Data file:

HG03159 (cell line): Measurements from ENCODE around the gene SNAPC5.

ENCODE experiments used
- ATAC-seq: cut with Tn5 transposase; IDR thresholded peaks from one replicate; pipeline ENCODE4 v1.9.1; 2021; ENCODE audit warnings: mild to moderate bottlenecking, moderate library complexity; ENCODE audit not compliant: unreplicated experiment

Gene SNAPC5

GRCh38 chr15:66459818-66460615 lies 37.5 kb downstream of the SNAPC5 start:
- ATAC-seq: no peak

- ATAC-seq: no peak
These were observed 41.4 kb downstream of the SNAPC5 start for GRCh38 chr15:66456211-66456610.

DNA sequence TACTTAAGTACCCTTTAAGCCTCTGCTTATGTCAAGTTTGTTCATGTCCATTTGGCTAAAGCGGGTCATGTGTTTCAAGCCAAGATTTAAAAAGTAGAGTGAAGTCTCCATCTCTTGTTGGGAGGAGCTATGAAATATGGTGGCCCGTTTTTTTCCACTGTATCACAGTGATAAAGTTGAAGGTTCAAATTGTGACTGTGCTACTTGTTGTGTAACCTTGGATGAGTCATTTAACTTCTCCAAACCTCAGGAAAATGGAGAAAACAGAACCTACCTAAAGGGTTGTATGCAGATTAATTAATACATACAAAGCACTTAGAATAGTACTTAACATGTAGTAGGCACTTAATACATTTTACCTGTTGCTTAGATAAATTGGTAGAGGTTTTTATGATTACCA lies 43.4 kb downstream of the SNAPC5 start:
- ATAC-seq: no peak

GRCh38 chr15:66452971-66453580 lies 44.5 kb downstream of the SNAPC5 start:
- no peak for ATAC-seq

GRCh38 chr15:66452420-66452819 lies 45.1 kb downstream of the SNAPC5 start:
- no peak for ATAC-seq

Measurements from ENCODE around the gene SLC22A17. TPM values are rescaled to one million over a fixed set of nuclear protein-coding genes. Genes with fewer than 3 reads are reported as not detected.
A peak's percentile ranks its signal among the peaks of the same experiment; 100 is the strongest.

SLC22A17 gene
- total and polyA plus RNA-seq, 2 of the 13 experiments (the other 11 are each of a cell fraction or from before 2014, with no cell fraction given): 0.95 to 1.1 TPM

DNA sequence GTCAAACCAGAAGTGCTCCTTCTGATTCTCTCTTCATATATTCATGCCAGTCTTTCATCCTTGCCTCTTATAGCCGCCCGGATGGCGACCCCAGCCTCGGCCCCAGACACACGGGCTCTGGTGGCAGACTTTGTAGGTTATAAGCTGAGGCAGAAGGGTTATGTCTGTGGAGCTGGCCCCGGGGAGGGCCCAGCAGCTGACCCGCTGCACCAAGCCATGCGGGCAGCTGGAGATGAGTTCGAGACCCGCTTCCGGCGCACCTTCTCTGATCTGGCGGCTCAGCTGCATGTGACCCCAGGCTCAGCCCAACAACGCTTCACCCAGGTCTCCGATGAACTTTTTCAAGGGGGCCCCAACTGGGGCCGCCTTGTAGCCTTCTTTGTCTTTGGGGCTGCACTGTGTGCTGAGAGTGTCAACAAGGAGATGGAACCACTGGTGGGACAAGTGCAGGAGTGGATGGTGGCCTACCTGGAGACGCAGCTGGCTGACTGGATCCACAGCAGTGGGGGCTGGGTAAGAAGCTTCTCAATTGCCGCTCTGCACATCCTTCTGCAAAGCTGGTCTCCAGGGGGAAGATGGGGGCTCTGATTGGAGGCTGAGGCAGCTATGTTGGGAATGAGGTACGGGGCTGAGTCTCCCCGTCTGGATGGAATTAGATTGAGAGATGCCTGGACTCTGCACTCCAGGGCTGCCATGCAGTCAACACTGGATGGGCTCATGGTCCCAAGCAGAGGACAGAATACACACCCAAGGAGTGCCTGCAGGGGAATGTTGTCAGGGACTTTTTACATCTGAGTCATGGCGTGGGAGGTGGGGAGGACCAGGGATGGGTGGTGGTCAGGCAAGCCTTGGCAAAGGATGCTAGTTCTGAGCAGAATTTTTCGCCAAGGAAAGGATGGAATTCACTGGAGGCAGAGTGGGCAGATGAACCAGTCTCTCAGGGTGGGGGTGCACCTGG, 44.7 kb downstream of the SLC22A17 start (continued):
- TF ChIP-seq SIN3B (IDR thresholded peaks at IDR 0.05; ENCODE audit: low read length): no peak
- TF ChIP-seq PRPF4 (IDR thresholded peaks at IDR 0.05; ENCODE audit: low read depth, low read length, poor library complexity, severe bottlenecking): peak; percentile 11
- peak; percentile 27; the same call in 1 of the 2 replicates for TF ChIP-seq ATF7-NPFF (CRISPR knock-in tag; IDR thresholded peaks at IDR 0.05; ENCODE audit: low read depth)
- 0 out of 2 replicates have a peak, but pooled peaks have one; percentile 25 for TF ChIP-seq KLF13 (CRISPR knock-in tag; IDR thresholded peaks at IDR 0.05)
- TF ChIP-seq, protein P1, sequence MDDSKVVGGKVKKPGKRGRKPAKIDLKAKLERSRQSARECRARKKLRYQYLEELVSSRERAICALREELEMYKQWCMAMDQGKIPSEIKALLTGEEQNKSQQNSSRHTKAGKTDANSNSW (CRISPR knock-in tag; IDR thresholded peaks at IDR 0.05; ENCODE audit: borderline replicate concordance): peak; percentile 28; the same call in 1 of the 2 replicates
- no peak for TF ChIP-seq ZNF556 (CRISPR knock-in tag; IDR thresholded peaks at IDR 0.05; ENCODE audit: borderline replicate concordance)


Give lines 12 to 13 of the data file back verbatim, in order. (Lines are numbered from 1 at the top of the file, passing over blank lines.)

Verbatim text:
- no peak for ATAC-seq

GRCh38 chr15:66452420-66452819 lies 45.1 kb downstream of the SNAPC5 start: